Unfortunately, there’s a bug in at least one of the recent Java installers that keeps the Java icon from being displayed inside Windows Control Panel. If you can’t find the Java icon, go to C:\Program Files (x86)\Java\jre7\bin or C:\Program Files\Java\jre7\bin and double-click on the file called javacpl.exe. One way or another, you should now see the Java Control Panel.

Step 2: Make sure you have Java Version 7 Update 11. In the Java Control Panel, under About, click the About button. The About Java dialog shows you the version number; if you’ve patched Java in the past few months, it’s likely Version 7 Update 9, 10, or 11. (Don’t be surprised if Java says that it’s set to update automatically, but doesn’t. I’ve seen that on several of my machines.) If you don’t have Java 7 Update 11, go to Java’s download site, and install the latest update. You have to restart your browser for the new Java version to kick in. Personally, I also reboot Windows.

Warning: Oracle, bless its pointed little pointy thingies, frequently tries to install additional garbage on your machine when you use its update site. Watch what you click.

Step 3: Decide if you want to turn off Java in all of your browsers. That’s certainly the safest choice, but some people have to use Java in their browsers from time to time. Personally, I don’t disable Java in all of my browsers (more about that in a moment).

Step 4: To turn off the Java Runtime in all of your browsers, from inside the Java Control Panel, click or tap on the Security tab, then deselect the box marked Enable Java Content in the Browser. Click or tap OK, and restart your browsers (or better yet, reboot). From that point on, the Java Runtime should be disabled in all of your browsers, all of the time. To bring Java back, repeat the steps and select the box marked Enable Java Content in the Browser (the setting should, in fact, say “Enable Java Content in All of Your Browsers”).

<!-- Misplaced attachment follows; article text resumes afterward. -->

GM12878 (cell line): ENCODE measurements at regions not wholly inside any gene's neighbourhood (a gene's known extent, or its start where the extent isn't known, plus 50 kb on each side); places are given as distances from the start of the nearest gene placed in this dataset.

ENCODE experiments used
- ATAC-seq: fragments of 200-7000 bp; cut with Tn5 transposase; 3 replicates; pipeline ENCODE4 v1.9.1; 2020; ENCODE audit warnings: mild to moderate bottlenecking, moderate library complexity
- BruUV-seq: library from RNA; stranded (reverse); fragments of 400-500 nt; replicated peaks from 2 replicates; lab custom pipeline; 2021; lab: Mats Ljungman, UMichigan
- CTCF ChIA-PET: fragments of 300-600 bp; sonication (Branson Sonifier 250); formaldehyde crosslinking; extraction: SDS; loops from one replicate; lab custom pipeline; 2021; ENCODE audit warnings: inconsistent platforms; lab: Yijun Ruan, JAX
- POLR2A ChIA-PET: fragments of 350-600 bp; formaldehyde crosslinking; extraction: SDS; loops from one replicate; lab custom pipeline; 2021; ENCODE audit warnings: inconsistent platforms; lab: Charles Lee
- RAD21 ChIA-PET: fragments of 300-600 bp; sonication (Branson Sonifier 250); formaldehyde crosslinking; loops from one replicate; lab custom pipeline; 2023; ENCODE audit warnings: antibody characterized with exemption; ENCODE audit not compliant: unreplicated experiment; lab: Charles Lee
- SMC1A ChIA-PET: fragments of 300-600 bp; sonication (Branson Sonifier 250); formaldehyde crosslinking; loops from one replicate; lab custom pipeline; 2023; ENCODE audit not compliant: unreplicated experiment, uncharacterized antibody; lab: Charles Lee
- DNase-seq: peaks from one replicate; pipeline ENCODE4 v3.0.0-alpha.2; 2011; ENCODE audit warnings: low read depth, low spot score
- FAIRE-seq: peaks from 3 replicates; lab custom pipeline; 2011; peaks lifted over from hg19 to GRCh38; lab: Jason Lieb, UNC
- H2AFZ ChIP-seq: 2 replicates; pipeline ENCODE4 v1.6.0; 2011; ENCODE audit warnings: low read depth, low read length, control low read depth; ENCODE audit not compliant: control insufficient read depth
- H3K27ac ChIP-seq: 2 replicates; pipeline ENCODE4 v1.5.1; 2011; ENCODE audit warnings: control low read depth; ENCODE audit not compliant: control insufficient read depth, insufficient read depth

Step 5: If you don’t want to turn off Java in all of your browsers, choose the one browser you wish to leave Java-enabled. For me, that’s an easy choice: By default, recent versions of Chrome prompt before running Java on a specific page, so I turn off Java in all of my browsers except Chrome. That way I can use any of my browsers for general Internet work without fear of getting Javanicked. If I absolutely have to go to a website that requires Java, I’ll fire up Chrome specifically for that purpose.

Step 6: If you haven’t turned off Java in all of your browsers, turn off Java in each of your selected Java-free browsers. In Internet Explorer 9 or 10, click on the gear icon in the upper-right corner and choose Manage Add-Ons. Scroll down to the bottom, under Oracle America, Inc., select each of the entries in turn; they’ll probably say “Java(tm) Plug-In SSV Helper” or some such. In the lower-right corner click the button marked Disable. Restart IE. At the bottom of the screen, you’ll see a notice that says, “The ‘Java(tm) Plug-In SSV Helper’ add-on from ‘Oracle America, Inc.’ is ready to use.” Click Don’t Enable. If you get a second notice about a Java add-on, click Don’t Enable on it, too. That should permanently disable Java Runtime in IE.

In any recent version of Firefox, click the Firefox tab in the upper-left corner and choose Add-Ons. You should see an add-on for Java(TM) Platform SE 7 U11. Click once on the entry, and click Disable. Restart Firefox.

In Chrome, type chrome://plugins in the address bar and push Enter. You should see an entry that says something like “Java (2 files) – Version:” Click on that entry and click the link that says Disable. Restart Chrome.

Step 7: Test. Make sure the browsers are/aren’t running Java, according to your wishes, by running each of them up against the Java test site. If you go to that site using Google Chrome, there better be a big yellow band at the top of your screen asking permission to run Java just this once.

Selectively disabling Java in your browsers isn’t particularly easy, but it’s a worthwhile step that everyone — absolutely everyone — should undertake. Right now.

Technology vs. economy in a nutshell

Paul Krugman continues to ponder the impact of technology on income distribution.  The takeaway, in my opinion, is here:

Smart machines may make higher GDP possible, but also reduce the demand for people — including smart people. So we could be looking at a society that grows ever richer, but in which all the gains in wealth accrue to whoever owns the robots.

A troubling prospect indeed…